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Missing Midline Metatarsals Conform to Plantar Arterial Arch Dysgenesis

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Midline metatarsal ray deficiencies, which occur in approximately half of congenital short limbs with fibular deficiency, provide the most distal and compelling manifestation of a fluid spectrum of human lower-extremity congenital long bone reductions; this spectrum syndromically affects the long bone triad of the proximal femur, fibula, and midline metatarsals. The bony deficiencies correspond to sites of rapid embryonic arterial transitioning. Long bones first begin to ossify because of vascular invasions of their respective mesenchymal/cartilage anlagen, proceeding in a proximal-to-distal sequence along the forming embryonic limb. A single-axis artery forms initially in the embryonic lower limb by means of vasculogenesis. Additional arteries evolve in overlapping transitional waves, in proximity to the various anlagen, during the sixth and seventh weeks after fertilization. An adult pattern of vessels presents by the eighth week. Arterial alterations, in the form of retained primitive embryonic vessels and/or reduced absent adult vessels, have been observed clinically at the aforementioned locations where skeletal reductions occur. Persistence of primitive vessels in association with the triad of long bone reductions allows a heuristic estimation of the time, place, and nature of such coupled vascular and bony dysgeneses. Arterial dysgenesis is postulated to have occurred when the developing arterial and skeletal structures were concurrently vulnerable to teratogenic insults because of embryonic arterial instability, a risk factor during arterial transition. It is herein hypothesized that flawed arterial transitions subject the prefigured long bone cartilage models of the rapidly growing limb to the risk of teratogenesis at one or more of the then most rapidly growing sites. Midline metatarsal deficiency forms the keystone of this developmental concept of an error of limb development, which occurs as a consequence of failed completion of the medial portion of the plantar arch. Therefore, the historical nomenclature of congenital long bone deficiencies will benefit from modification from a current reliance on empirical physical taxonomies to a developmental foundation.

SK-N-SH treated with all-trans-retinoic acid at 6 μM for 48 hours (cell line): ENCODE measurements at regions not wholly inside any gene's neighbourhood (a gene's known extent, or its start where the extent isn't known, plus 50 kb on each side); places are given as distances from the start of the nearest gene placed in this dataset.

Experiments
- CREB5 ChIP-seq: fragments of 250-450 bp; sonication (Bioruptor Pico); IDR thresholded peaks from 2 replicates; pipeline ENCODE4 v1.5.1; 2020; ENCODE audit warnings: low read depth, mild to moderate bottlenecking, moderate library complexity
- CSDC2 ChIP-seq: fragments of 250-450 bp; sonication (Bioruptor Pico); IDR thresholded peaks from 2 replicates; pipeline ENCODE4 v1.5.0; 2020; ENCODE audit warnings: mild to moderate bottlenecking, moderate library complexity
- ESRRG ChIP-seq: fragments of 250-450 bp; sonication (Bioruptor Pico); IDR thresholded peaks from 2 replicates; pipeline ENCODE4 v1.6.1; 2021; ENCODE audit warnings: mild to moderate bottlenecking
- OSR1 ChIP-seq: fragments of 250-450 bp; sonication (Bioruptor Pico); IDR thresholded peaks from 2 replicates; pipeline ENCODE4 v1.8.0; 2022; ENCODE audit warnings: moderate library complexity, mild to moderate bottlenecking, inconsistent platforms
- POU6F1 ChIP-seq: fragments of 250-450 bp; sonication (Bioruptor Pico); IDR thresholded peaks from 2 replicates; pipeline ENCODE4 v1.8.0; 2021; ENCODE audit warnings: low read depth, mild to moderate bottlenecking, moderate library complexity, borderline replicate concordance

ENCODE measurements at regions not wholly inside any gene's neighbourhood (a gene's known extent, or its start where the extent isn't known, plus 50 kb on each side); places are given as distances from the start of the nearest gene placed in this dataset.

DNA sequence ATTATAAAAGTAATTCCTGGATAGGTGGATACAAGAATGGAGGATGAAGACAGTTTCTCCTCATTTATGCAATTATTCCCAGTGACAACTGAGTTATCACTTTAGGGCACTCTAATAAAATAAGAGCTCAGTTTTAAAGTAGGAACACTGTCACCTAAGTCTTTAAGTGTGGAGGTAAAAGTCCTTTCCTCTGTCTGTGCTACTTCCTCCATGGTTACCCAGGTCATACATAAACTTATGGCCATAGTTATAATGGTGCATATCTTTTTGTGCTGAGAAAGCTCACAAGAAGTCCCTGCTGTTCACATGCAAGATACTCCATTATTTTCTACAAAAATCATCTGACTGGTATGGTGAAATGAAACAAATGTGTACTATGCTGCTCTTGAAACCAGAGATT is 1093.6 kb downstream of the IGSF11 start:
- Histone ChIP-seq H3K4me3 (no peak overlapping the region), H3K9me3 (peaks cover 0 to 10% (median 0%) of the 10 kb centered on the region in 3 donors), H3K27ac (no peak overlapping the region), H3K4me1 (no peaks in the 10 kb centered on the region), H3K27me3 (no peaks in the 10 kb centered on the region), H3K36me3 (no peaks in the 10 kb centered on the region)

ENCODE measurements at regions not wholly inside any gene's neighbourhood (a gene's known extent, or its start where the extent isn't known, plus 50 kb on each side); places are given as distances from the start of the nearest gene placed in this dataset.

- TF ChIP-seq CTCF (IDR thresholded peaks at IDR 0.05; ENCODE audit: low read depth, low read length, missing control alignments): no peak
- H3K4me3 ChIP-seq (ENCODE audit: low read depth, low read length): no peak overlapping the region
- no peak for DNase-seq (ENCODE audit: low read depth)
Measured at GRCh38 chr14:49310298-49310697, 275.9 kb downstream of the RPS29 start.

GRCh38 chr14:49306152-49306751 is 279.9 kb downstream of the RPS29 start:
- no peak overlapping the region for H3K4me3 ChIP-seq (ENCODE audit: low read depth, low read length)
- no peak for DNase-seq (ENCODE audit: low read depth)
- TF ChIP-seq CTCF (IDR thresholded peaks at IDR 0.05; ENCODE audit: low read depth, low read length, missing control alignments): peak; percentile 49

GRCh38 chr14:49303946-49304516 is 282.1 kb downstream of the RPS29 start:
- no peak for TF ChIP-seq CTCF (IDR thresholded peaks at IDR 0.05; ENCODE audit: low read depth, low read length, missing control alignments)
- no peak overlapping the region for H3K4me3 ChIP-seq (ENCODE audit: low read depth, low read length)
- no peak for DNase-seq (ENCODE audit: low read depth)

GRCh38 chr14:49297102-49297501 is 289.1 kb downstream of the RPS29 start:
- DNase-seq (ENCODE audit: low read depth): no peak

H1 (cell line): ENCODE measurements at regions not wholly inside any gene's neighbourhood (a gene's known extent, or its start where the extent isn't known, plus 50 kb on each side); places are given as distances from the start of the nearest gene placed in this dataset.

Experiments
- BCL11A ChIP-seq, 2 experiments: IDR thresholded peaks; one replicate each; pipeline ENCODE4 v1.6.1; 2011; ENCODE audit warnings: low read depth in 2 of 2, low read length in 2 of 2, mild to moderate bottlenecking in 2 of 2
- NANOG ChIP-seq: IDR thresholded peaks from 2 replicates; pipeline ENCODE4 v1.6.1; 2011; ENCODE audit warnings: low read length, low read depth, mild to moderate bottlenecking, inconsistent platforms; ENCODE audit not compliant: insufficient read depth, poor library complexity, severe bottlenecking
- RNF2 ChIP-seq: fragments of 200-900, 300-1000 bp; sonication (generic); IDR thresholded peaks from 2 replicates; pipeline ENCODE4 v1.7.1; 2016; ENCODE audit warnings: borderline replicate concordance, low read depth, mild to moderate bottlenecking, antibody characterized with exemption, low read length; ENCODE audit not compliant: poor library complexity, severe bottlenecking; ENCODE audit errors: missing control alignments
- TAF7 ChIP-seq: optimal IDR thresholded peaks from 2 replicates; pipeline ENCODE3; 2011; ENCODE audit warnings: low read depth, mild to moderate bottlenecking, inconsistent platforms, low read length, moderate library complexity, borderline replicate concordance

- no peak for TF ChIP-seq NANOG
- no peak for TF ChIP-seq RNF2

SUNY Upstate Medical University, 1133 Weiskotten Hall, 750 E Adams St, Syracuse, NY 13203. (E-mail: hootnicd@upstate.edu)